So I was tinkering with my watch’s bracelet (Father’s day Present, very nice Seiko Orange Monster) using my Leatherman Charge when my wife asks me to help her with the kids and the baby stroller.
I leave the Leatherman on the table, hurry to help her through the door with the stroller, she mentions something about liking my watch and blam, she shuts the door right as we go through it in a moment of distraction. I see her keys in her hand… but what about mine?… “Please tell me you have my keys…” . No, she doesn’t.
My keys were on the inside, in the keyhole needed to open the door… at a 45º angle. The main lock of the security door wasn’t locked but the secondary one (right below the doorknob) is enough problem, especially when combined with the armored door that has metal sheaths sandwich-welded to a metal frame structure.
With these pallet brass keys we use here, even a slight angle makes it impossible to just push another key in from the other side. Suddenly I remember my multitool, useless sitting next to my father’s day present.
All I had was the rest of what I always carry in my pockets. Even my keychain, with the wonderful little Victorinox Minichamp and the small tools that would have help where on the other side of the door, just a couple inches away. With the armored door in between, it might as well be at the bottom of the ocean for all practical purposes. With my flashlight I take a look and see the key is stuck at an angle and if I wanted a chance to push it out from the other side, it had to be realigned with the keyhole. All I had with me in terms of tools was my folding knife. I’ve liked the previously reviewed Spyderco Resilience so much that I’ve been carrying it sometimes instead of my usual Cold Steel Vaquero.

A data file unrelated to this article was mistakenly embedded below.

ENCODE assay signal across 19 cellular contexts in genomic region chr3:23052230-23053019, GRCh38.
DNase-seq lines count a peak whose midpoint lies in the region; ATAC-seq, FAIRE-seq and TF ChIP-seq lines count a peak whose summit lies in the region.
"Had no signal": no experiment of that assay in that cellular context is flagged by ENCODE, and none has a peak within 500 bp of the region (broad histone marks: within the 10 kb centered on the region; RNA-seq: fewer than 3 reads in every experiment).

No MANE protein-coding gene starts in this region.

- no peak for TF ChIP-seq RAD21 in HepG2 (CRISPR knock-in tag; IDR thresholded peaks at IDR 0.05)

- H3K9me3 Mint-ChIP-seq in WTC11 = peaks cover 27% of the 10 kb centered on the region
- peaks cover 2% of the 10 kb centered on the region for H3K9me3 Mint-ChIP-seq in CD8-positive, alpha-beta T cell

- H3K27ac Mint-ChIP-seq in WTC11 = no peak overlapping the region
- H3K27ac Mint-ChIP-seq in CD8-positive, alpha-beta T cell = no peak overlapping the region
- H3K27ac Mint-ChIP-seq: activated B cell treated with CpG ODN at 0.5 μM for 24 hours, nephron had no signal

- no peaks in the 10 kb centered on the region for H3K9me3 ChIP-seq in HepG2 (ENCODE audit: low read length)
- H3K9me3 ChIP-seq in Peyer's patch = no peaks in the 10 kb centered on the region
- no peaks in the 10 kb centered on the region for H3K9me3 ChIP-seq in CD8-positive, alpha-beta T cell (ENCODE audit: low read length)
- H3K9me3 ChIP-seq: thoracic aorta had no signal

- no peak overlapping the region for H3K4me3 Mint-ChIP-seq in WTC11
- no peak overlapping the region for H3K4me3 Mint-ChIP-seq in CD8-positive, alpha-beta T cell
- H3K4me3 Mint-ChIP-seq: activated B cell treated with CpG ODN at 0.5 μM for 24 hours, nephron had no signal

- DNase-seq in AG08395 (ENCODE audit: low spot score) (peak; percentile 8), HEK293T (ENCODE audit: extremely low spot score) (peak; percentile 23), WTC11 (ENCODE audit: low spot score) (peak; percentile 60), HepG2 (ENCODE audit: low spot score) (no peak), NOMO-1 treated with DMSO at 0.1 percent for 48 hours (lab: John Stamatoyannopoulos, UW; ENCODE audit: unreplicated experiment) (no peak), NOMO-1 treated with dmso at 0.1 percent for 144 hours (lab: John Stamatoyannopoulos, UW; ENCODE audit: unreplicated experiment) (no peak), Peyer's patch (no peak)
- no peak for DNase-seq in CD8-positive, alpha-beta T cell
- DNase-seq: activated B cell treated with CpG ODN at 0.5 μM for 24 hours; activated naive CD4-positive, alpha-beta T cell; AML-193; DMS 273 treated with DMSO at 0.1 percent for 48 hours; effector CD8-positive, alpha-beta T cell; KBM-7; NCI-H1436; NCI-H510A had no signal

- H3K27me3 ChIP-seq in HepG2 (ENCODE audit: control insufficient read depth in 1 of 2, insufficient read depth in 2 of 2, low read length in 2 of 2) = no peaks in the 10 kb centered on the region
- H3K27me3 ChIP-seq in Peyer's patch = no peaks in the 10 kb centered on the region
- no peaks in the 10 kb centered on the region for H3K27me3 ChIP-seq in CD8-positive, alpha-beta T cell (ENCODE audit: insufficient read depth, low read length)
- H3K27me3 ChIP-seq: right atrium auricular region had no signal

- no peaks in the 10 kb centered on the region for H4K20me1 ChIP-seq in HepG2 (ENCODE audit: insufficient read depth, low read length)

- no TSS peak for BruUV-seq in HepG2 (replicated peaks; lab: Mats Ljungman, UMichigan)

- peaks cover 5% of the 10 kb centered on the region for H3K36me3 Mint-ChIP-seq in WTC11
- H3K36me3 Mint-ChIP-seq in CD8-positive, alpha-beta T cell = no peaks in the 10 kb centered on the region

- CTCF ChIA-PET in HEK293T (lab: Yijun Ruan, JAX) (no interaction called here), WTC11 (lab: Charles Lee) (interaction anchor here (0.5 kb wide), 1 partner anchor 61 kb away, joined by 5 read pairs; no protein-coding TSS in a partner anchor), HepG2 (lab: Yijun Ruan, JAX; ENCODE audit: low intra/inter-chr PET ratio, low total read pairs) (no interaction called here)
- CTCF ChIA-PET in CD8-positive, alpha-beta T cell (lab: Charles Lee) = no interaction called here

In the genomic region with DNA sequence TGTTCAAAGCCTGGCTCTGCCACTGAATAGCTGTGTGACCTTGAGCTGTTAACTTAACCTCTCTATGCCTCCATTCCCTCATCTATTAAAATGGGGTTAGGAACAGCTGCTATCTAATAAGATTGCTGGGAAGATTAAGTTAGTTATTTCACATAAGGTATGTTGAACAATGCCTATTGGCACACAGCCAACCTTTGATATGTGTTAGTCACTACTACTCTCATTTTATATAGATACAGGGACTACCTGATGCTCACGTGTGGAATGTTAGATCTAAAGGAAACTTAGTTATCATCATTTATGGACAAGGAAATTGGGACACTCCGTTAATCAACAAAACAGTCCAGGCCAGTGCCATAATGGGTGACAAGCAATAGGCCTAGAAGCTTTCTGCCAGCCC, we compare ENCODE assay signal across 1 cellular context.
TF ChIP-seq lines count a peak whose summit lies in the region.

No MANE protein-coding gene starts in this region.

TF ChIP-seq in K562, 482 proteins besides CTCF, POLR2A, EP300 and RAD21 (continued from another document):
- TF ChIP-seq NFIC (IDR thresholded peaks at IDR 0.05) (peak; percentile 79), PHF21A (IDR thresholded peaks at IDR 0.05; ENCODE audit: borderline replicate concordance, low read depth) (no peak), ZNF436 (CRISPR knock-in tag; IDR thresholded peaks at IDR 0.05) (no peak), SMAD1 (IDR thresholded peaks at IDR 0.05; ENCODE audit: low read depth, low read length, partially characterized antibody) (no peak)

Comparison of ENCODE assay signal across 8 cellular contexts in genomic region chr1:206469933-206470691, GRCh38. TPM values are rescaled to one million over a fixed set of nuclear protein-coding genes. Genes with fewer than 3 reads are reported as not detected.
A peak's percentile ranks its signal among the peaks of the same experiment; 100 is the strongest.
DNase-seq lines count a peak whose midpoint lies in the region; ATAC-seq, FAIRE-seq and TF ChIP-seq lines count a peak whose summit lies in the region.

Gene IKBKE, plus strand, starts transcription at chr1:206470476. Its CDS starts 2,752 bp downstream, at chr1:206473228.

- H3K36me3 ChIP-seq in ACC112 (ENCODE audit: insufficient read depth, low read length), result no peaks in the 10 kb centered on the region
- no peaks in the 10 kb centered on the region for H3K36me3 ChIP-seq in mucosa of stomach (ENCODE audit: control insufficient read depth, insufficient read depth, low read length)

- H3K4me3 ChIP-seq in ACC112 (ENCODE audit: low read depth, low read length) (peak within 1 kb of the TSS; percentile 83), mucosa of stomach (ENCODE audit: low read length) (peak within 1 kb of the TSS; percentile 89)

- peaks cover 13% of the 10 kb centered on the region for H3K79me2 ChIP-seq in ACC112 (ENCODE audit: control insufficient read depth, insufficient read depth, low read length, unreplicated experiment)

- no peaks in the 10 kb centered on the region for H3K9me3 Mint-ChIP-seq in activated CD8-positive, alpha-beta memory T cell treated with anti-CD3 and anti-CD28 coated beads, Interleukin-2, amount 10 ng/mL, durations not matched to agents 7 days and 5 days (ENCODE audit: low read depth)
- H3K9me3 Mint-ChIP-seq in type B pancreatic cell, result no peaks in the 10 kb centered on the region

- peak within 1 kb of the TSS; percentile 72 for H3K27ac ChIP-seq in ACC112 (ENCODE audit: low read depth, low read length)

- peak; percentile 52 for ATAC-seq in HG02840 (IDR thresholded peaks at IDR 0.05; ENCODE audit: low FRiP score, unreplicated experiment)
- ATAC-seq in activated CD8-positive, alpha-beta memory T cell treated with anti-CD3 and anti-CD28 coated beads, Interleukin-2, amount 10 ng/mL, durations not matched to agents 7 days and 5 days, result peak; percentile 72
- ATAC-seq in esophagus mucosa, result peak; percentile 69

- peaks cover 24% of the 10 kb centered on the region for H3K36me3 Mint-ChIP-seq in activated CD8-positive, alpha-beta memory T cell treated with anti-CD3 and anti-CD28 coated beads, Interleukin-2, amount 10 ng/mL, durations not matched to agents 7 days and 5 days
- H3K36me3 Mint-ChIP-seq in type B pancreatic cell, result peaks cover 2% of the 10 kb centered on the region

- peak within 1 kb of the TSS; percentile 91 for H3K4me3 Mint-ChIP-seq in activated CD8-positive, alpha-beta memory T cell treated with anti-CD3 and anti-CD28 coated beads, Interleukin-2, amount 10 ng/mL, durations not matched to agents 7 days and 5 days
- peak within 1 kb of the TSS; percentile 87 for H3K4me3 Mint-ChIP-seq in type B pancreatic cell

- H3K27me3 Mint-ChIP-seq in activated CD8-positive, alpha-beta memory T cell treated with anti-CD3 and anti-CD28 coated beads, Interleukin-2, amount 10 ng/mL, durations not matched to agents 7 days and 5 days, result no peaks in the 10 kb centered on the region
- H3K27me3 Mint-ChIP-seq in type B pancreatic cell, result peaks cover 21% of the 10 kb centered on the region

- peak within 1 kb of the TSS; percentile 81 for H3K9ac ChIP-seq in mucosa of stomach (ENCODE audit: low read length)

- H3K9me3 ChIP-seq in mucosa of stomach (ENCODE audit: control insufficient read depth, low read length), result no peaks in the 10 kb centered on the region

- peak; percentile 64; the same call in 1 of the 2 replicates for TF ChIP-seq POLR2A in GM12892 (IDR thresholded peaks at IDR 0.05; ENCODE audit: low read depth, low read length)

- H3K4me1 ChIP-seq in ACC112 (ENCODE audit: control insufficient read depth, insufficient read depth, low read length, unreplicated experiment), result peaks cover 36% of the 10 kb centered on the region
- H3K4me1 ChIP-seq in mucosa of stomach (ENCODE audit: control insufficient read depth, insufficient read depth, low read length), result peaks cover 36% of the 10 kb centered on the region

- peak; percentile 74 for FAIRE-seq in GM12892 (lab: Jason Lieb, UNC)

Using the tip of the blade of the Resilience, I placed it on the side of the brass pallet key and slightly taped so as to sink the tip in a bit, making a small notch on the area of the key that was exposed from the outside. Next came the tricky part where a quality tool makes all the difference: Applying a bit of pressure so as to keep the point of the blade locked with the key, I lift the blade for leverage against the keyhole and rotate the key. I don’t know if a lesser knife would have withstood the leverage to the tip like that, all I know was that I was glad I had a good tool when the key snapped into horizontal position, aligned once again with the keyhole. Again using the tip of the knife to keep the key aligned with the keyhole and holding the LED with my mouth I push with my wife’s key and (oh, such a nice noise!) My keychain drops on the other side.
It may not sound like much but it could have been a problem getting inside. Most of all when you consider the armored security door and what a locksmith would have charged, not to mentioned finding one that was willing to go to your home.
The flashlight came in handy, so did the knife, showing yet again how these two daily carry items make themselves useful on numerous occasions.
Take care everyone,